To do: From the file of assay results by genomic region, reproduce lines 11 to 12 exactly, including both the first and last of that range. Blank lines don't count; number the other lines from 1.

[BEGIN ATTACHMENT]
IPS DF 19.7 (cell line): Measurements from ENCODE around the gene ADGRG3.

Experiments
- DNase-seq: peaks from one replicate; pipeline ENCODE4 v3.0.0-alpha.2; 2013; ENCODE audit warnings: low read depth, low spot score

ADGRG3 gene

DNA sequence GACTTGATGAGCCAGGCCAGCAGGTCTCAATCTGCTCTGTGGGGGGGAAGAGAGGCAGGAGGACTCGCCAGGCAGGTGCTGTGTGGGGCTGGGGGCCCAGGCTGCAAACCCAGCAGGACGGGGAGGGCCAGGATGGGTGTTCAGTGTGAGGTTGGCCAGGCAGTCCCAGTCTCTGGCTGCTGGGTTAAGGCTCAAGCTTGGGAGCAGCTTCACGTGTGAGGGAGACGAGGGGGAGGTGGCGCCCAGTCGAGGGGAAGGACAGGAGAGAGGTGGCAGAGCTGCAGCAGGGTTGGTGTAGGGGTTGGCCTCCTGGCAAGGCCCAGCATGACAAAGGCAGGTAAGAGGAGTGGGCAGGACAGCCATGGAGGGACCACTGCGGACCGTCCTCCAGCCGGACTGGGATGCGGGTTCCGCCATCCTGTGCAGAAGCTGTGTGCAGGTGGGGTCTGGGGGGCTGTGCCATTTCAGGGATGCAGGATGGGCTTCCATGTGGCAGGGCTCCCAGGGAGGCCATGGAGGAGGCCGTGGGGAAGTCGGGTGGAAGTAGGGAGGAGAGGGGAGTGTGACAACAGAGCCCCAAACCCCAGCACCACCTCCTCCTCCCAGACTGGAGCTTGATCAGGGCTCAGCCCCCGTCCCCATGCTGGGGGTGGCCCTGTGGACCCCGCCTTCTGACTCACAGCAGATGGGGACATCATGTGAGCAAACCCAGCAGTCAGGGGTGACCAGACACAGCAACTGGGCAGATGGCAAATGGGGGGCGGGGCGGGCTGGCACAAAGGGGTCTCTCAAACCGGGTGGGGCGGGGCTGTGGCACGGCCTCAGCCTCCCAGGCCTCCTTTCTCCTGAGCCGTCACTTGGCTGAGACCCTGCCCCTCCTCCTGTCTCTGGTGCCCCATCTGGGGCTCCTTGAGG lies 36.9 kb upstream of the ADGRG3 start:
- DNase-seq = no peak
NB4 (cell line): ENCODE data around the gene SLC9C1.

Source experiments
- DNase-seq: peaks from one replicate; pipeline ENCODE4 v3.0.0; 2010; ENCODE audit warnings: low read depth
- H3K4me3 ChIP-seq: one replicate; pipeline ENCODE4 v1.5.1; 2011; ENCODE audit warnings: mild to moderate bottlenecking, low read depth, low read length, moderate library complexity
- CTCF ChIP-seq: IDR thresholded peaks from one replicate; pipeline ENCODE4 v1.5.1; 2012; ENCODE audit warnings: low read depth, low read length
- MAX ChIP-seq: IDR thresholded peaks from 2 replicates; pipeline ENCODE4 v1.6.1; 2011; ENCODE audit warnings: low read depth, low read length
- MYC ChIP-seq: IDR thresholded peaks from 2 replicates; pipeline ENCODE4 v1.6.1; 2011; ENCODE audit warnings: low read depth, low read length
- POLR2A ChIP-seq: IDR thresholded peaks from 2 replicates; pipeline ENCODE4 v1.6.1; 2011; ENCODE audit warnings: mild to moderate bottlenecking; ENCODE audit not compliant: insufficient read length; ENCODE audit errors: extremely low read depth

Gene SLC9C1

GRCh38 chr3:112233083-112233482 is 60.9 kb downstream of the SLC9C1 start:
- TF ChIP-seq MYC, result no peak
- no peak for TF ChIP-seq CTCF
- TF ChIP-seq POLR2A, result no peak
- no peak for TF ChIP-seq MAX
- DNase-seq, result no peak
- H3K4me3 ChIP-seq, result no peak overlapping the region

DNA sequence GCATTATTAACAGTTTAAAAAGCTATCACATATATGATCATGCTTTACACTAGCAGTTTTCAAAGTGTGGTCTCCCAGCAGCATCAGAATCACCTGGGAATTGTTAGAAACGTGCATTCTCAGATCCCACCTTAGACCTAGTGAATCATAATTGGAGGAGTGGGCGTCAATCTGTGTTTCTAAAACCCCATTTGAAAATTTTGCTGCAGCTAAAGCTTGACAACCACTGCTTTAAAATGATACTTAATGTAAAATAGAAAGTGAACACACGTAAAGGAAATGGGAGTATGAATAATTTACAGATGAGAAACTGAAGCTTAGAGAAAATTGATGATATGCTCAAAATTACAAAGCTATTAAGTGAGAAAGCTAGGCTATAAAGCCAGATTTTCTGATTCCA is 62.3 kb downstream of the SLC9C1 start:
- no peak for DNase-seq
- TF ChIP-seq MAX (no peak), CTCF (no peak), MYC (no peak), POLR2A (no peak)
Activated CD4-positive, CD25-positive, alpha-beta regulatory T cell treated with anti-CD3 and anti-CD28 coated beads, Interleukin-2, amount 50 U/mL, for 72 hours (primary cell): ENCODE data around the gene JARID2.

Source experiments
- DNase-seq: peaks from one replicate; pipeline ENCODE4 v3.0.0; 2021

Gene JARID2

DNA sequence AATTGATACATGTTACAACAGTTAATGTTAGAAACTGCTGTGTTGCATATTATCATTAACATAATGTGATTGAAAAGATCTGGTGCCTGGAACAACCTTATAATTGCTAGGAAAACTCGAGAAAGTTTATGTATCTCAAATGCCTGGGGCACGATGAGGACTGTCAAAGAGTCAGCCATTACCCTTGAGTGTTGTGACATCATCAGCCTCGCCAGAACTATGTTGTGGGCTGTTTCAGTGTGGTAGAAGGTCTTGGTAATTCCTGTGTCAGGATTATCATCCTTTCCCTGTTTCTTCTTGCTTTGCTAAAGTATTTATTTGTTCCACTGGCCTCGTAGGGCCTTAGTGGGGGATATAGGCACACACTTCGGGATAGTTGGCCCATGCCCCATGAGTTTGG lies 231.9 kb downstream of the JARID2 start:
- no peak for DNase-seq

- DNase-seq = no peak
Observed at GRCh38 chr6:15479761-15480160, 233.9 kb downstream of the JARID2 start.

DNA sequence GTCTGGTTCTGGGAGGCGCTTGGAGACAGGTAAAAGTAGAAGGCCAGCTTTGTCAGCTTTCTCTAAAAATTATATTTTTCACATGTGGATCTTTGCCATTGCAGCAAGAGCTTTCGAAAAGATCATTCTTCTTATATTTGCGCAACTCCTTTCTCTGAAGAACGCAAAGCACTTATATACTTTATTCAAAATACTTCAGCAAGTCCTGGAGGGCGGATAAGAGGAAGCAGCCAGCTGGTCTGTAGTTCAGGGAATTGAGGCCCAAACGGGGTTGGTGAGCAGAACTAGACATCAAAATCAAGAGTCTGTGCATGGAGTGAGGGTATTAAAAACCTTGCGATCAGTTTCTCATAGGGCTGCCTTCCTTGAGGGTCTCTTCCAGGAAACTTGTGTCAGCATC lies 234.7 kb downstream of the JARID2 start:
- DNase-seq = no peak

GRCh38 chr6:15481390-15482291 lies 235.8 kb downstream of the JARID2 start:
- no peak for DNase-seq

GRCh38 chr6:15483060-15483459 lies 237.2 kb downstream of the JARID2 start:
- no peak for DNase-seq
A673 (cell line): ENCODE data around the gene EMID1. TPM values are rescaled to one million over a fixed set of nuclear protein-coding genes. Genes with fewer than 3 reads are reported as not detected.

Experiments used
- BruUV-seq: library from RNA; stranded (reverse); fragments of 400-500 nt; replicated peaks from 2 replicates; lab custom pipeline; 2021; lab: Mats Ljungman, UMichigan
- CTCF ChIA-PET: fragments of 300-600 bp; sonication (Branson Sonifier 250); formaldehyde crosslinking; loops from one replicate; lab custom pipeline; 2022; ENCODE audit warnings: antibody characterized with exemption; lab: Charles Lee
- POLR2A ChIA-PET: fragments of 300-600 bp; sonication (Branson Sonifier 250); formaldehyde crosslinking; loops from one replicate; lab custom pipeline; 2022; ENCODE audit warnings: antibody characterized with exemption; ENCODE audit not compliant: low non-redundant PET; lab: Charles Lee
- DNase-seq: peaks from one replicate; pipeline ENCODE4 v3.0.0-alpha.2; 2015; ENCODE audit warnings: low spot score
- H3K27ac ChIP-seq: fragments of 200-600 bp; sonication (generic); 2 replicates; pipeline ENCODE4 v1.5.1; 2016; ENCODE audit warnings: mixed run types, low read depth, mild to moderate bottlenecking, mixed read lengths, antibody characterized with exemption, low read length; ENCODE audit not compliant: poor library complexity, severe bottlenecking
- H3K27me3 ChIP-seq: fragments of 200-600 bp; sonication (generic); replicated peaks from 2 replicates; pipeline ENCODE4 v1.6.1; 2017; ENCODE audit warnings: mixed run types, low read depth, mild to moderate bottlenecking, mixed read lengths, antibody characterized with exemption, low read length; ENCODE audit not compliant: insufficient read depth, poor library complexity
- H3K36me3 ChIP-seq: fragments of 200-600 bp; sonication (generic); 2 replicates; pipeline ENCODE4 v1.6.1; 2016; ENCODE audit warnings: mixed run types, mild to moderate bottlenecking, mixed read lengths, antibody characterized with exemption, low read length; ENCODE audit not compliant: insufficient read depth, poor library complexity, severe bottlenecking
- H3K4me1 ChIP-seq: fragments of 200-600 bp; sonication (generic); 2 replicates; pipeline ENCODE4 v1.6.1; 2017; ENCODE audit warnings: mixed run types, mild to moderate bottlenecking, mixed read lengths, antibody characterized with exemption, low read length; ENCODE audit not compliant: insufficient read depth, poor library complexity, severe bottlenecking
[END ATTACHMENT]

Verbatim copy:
- CTCF ChIP-seq: IDR thresholded peaks from one replicate; pipeline ENCODE4 v1.5.1; 2012; ENCODE audit warnings: low read depth, low read length
- MAX ChIP-seq: IDR thresholded peaks from 2 replicates; pipeline ENCODE4 v1.6.1; 2011; ENCODE audit warnings: low read depth, low read length